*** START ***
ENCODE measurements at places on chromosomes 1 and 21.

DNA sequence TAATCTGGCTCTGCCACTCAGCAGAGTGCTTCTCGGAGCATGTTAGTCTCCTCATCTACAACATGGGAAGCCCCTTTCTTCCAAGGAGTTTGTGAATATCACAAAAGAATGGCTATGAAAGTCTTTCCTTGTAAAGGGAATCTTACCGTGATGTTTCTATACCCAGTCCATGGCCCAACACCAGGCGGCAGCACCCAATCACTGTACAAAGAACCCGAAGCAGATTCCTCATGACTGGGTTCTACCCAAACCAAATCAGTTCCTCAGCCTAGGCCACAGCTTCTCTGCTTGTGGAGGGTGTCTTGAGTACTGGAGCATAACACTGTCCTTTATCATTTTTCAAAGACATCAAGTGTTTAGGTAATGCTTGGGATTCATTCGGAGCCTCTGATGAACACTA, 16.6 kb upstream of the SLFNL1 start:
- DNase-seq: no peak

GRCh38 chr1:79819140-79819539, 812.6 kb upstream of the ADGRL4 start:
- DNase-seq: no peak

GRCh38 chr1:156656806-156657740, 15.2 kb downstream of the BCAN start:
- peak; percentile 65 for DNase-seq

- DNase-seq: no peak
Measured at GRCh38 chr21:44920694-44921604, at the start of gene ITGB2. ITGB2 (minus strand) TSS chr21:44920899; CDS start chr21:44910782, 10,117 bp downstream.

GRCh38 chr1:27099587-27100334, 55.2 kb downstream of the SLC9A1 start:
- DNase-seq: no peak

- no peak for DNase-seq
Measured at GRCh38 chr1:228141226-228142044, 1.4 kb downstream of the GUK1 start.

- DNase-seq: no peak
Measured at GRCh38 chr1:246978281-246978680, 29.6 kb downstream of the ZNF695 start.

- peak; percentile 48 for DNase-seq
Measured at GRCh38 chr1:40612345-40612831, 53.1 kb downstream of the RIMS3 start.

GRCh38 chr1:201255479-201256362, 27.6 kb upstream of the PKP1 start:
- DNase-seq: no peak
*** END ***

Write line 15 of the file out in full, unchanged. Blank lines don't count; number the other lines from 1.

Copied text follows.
Measured at GRCh38 chr1:246978281-246978680, 29.6 kb downstream of the ZNF695 start.